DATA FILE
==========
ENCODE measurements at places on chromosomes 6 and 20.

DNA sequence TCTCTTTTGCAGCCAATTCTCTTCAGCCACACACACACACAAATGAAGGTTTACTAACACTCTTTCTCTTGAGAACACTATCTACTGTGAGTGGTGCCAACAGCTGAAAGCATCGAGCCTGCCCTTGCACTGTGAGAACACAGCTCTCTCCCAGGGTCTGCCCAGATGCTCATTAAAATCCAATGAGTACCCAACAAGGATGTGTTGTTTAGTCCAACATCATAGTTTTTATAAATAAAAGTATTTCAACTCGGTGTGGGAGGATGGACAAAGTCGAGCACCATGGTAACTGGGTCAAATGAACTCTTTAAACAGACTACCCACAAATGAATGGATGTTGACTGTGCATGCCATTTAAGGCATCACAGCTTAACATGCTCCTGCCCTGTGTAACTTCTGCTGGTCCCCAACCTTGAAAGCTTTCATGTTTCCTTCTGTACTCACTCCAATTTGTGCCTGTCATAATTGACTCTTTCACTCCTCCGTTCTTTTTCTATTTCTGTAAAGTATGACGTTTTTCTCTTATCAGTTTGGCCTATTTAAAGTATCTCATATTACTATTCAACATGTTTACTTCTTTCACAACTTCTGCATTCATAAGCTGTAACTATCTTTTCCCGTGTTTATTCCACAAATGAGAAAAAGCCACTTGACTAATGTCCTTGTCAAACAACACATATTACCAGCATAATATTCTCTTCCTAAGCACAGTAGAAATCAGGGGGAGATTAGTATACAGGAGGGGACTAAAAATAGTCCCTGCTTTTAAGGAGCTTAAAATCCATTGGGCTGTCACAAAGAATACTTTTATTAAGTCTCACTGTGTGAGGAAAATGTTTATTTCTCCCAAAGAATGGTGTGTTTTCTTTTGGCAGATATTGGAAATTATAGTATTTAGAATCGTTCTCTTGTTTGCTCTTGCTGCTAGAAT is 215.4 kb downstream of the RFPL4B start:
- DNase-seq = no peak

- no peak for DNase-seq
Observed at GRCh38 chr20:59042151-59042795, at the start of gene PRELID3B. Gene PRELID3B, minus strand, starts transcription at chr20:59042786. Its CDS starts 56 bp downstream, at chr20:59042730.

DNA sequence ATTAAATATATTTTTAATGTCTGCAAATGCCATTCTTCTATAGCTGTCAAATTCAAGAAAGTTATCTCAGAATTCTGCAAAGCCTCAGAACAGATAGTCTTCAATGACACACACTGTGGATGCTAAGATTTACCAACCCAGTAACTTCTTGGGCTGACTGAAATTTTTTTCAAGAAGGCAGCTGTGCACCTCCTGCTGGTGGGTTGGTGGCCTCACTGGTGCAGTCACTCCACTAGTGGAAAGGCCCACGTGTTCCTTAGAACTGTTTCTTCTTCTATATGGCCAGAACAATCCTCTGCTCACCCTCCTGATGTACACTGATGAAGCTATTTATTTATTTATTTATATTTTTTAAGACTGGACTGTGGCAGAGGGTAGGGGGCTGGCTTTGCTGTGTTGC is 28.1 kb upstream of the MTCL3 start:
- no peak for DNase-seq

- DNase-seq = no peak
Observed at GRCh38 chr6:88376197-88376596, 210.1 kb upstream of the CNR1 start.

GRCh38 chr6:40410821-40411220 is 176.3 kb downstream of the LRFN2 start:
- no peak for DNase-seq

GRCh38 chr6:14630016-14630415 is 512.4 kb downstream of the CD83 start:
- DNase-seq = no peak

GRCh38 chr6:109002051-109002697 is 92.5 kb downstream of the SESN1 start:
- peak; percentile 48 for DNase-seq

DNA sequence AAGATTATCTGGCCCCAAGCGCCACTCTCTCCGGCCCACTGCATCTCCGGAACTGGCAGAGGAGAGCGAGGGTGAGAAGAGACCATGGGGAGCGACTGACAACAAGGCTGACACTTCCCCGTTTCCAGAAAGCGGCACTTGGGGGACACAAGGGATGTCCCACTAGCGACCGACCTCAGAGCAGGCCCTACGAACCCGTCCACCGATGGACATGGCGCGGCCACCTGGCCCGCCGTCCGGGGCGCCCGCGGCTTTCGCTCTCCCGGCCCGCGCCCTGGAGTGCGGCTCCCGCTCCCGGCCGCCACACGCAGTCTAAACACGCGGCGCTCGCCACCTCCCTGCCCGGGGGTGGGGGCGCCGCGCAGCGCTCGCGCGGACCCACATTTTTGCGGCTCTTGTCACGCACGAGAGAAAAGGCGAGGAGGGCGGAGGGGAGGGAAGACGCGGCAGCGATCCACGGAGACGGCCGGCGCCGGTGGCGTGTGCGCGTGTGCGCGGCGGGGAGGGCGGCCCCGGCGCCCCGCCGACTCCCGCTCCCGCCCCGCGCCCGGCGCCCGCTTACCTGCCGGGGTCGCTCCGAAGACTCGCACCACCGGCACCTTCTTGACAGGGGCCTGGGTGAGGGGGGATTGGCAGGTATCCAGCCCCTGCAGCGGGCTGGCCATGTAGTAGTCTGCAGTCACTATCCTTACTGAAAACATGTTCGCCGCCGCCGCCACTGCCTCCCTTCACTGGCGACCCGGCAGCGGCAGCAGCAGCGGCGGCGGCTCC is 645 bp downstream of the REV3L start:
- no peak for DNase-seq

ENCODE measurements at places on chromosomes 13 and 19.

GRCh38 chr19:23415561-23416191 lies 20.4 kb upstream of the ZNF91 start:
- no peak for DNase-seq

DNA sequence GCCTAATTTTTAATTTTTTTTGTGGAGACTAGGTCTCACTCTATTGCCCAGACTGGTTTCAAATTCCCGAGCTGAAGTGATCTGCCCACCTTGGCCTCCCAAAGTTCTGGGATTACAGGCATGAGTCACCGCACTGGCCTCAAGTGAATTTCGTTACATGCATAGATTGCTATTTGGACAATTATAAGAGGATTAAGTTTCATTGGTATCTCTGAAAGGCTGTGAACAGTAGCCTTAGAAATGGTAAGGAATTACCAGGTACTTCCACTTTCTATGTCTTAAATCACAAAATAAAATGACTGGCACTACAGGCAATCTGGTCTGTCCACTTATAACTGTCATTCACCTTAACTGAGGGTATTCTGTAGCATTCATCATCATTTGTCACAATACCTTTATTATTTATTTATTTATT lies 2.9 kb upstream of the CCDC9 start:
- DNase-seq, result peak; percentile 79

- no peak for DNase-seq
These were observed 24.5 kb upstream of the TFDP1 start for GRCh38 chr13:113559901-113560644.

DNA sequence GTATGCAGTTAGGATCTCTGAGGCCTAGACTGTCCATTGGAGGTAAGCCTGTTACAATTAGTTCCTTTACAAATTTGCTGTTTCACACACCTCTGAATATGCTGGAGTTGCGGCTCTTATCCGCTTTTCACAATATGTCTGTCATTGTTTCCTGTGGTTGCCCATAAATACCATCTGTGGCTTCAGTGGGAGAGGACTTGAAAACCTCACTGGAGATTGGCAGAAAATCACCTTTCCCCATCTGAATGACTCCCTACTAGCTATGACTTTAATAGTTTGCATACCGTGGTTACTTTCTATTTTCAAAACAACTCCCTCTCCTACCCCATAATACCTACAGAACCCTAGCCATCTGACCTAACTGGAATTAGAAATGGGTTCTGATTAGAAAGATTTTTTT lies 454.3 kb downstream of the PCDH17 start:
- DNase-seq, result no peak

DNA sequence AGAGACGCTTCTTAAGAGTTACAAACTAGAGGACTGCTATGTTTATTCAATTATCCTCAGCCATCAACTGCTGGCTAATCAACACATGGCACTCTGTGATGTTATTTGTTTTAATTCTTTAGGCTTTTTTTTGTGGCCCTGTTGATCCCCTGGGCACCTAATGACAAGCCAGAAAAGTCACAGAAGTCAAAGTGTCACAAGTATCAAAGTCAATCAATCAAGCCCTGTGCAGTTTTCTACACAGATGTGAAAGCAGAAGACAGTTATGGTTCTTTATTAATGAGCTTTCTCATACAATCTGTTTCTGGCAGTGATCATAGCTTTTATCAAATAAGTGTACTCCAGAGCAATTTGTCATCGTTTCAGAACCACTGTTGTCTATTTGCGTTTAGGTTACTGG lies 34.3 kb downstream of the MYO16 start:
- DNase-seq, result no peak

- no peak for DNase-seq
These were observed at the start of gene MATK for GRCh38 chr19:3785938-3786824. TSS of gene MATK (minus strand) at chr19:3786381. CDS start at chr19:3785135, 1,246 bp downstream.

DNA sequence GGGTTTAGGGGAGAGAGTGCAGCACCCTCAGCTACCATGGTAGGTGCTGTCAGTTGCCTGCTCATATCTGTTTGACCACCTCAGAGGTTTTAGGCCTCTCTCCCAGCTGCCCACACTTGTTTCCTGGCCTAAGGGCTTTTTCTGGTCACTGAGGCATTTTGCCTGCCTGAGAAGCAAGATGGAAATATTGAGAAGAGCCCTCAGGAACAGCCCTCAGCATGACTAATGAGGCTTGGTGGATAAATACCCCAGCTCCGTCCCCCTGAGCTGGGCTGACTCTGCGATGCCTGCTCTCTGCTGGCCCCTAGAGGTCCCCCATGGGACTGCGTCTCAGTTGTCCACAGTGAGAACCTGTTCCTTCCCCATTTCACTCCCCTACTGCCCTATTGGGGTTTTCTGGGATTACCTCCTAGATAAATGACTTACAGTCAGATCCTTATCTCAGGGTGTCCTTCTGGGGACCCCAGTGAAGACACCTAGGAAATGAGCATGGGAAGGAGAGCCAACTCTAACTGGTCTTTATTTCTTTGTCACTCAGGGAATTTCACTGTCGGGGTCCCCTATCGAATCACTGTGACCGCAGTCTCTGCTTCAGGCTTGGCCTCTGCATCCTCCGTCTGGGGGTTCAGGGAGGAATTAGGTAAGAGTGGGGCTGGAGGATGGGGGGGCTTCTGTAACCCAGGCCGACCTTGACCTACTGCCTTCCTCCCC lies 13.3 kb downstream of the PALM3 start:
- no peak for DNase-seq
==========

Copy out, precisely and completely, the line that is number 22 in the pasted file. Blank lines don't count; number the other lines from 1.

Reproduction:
- DNase-seq, result peak; percentile 79